Tuesday, July 15, 2014

The sting of death

39 And he came out and went, as was his custom, to the Mount of Olives, and the disciples followed him. 40 And when he came to the place, he said to them, “Pray that you may not enter into temptation.” 41 And he withdrew from them about a stone's throw, and knelt down and prayed, 42 saying, “Father, if you are willing, remove this cup from me. Nevertheless, not my will, but yours, be done.” 43 And there appeared to him an angel from heaven, strengthening him. 44 And being in an agony he prayed more earnestly; and his sweat became like great drops of blood falling down to the ground. 45 And when he rose from prayer, he came to the disciples and found them sleeping for sorrow, 46 and he said to them, “Why are you sleeping? Rise and pray that you may not enter into temptation” (Lk 22:39-46).
This is a sequel to my earlier post:
 Theologians are often taken aback by the fact that in this passage, Christ balks at going through with his mission. As Robert Stein bluntly puts it, "If Jesus is quailing at the thought of physical death, he is a poor example for his followers of how they should face death." Stein and other like-minded commentators then appeal, not to the mere prospect of physical suffering and death, but to the prospect of Christ enduring the wrath of God. That, so goes the argument, is what he really dreads.
No doubt that points to an important theological truth. However, commentators are too quick to rush past the apprehension of death. They minimize the apprehension of death as if that's unworthy. But is it biblical to trivialize the fear of death?
i) In Scripture, human mortality is punitive. And it's not improper to dread divine punishment.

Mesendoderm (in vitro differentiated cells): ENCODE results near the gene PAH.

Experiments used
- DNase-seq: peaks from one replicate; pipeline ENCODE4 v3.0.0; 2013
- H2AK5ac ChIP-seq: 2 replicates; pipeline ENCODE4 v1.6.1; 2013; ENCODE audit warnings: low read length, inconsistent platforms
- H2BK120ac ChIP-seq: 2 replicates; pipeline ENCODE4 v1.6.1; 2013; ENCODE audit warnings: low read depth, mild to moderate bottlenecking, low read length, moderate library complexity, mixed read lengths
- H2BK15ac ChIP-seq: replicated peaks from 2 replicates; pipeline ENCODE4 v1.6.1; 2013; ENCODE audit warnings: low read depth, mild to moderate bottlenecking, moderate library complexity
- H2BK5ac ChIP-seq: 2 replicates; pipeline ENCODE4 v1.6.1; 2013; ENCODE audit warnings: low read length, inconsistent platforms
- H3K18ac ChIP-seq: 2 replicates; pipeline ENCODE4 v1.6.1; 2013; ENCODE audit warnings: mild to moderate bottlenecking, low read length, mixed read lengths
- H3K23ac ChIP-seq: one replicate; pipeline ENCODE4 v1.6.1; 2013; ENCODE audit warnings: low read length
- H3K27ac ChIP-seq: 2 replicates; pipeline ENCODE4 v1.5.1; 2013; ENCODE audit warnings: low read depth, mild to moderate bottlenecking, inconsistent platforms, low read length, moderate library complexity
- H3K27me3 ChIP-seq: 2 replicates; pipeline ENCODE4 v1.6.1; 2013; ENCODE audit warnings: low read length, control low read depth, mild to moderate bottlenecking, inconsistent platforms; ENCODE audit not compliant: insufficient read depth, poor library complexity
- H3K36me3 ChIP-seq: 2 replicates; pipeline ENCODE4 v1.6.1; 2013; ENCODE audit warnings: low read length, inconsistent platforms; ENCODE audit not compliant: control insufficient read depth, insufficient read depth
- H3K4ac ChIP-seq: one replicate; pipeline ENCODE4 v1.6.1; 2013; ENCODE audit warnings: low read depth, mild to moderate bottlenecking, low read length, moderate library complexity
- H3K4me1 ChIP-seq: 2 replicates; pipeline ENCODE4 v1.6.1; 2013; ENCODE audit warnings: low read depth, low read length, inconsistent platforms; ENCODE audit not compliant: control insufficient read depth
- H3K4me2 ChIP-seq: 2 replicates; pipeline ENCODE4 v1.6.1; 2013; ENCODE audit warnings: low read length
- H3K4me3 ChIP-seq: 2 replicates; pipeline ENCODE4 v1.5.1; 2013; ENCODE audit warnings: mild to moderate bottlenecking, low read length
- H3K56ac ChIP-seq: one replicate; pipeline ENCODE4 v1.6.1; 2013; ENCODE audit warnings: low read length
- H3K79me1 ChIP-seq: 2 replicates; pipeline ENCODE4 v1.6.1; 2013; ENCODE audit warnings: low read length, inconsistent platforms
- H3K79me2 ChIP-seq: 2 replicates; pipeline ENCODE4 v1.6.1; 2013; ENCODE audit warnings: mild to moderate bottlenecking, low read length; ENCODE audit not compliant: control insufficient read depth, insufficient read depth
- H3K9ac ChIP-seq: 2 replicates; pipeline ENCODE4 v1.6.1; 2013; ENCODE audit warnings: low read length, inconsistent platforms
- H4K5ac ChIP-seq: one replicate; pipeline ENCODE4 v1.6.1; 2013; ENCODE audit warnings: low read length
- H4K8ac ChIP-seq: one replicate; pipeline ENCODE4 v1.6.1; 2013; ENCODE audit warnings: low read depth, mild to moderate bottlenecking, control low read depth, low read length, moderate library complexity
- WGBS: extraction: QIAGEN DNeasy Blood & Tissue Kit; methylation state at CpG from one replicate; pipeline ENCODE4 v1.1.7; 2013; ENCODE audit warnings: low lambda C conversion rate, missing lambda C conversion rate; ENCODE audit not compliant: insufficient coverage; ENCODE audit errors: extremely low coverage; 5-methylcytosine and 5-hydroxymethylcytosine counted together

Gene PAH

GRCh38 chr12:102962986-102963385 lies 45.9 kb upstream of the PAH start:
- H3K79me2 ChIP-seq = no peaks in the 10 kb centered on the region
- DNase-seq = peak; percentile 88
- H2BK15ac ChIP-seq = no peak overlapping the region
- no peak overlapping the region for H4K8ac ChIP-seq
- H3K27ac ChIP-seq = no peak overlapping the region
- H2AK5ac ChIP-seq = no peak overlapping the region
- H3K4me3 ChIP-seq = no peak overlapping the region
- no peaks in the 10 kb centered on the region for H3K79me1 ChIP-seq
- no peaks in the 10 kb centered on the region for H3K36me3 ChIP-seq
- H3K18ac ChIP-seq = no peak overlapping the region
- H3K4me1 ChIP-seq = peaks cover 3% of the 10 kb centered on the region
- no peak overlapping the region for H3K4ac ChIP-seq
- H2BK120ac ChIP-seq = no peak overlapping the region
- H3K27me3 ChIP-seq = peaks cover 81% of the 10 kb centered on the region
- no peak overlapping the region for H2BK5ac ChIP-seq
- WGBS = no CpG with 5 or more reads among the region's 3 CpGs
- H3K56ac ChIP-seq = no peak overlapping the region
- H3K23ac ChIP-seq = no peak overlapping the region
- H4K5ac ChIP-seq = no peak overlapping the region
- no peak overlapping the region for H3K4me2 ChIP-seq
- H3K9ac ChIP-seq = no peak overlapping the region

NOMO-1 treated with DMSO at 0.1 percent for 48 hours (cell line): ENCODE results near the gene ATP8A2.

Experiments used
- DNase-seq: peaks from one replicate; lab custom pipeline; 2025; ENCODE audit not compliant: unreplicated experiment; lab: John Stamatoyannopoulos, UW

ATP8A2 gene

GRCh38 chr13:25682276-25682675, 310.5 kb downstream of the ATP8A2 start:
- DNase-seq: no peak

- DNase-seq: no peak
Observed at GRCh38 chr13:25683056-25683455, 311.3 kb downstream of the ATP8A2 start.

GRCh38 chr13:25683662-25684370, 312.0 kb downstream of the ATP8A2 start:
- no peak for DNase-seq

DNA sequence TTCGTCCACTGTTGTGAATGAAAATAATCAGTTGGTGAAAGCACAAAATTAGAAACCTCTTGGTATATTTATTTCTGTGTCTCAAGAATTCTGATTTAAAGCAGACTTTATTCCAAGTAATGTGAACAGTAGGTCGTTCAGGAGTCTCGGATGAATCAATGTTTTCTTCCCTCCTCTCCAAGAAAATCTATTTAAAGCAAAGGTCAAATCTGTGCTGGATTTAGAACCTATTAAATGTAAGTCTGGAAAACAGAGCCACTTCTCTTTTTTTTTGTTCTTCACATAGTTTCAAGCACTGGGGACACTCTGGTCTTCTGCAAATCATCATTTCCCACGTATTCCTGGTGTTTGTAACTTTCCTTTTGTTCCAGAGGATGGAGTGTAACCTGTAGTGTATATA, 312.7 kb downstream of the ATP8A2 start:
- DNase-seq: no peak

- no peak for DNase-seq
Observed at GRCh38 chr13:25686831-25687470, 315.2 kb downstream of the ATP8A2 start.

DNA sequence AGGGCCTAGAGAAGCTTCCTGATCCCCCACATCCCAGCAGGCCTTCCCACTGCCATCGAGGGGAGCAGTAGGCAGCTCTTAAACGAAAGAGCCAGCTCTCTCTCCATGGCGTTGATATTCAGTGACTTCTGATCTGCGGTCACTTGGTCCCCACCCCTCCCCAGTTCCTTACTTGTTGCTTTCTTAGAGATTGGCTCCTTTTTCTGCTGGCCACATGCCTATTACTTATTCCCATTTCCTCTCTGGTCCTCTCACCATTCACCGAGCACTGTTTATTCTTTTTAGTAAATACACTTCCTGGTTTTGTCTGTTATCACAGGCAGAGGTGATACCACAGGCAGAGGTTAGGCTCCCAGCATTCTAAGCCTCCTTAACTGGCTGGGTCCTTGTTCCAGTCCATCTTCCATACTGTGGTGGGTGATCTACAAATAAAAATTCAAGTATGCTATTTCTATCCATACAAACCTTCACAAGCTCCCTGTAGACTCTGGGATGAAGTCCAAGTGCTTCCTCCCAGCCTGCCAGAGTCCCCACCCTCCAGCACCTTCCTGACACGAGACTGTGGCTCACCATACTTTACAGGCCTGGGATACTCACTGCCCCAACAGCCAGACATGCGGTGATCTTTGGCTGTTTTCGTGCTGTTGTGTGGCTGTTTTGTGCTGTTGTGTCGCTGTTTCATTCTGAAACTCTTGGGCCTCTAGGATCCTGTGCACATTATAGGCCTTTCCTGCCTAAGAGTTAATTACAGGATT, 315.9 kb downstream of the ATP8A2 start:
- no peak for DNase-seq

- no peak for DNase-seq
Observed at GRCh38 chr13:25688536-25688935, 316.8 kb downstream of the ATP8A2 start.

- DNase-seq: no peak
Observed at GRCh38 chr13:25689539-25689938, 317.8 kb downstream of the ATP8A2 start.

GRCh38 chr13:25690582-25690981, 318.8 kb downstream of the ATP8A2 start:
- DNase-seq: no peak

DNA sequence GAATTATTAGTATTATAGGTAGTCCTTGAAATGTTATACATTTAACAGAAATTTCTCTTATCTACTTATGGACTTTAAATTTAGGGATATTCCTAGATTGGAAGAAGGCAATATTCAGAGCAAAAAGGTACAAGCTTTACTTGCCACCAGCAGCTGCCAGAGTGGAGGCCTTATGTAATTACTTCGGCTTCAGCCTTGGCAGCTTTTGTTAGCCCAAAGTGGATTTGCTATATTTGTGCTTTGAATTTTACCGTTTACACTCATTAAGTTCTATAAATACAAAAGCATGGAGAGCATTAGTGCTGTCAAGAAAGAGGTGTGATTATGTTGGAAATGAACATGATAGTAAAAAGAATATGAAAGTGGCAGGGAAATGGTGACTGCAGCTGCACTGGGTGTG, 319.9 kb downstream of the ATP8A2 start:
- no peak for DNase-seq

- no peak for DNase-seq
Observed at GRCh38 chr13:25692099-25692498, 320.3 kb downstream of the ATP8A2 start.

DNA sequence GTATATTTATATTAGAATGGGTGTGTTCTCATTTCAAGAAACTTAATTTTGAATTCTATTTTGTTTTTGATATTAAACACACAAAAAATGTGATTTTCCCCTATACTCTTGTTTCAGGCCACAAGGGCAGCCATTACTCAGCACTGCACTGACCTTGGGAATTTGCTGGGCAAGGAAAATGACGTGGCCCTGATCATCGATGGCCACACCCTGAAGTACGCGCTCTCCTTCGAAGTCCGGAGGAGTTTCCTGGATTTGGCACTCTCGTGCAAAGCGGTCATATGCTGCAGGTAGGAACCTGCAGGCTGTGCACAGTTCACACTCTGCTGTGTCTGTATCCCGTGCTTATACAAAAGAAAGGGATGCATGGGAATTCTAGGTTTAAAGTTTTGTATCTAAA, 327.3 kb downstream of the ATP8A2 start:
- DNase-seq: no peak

ii) Christian martyrs aren't necessarily fearless. Courage is not the same as fearlessness. Indeed, someone who's fearless isn't really courageous. Courage is doing your duty in spite of the fearful risk or fearful consequences.
Moreover, Christian martyrdom doesn't necessarily require courage. What it does require is fidelity. To be faithful even–or especially–in the face of death.
iii) Furthermore, Stein has it backwards. Christians can face the prospect of death or martyrdom with greater equanimity precisely because, to a great extent, Jesus took the sting out of death through his own redemptive death in their stead. By absorbing the judgment of God, he makes death more bearable for his followers. 
iv) Some unbelievers draw invidious comparisons between the way in which Christ faced death and Hume or Socrates. They also draw attention to soldiers who steel themselves in the face of death. But what about that comparison?
a) Hume was simply a fool. He had every reason to fear death. He didn't believe in hell, but if, in fact hell exists, then he ought to fear death. 
b) Some people die peacefully simply because they are so worn out by the end that they lack the vital energy to resist it. That says less about their attitude towards death than the process of dying, which–itself–can be enervating. They don't put up a fight because they are too weak. In the words of Pete Seeger, "My get up and go got up and went." 
c)We don't really know how Socrates felt about his impending demise. All we have is Plato's eulogistic, hagiographic account. In addition, Socrates might have been terrified, but put on his best game face. In an honor/shame culture, you care about your reputation. How people remember you. How you go out. 
That dynamic is also a factor in battlefield valor. Likewise, in the heat of battle, soldiers may act instinctively. In addition, it's psychologically easier to die with your comrades than die alone. 
v) For most-all of us, death is inevitable. We can't avoid it even if we try. It's just a matter of when. We can sometimes postpone it, but in the long run, stalling tactics are futile.
But Jesus was in the unique position that no one could force him to die. He chose death in a way that no one else can. For he had the power to make himself immortal. Indestructible.
If we had that choice, then that would put death in a very different perspective. 
vi) Death exposes our impotence and creatureliness like nothing else. Dying in Christ is the ultimate act of faith, as we plunge into the darkness, hoping and praying that God will be there to catch us. That it's not a free fall. That he's waiting for us. But that's something we can only experience after we let go. After we put the securities of this life behind us. 

No comments:

Post a Comment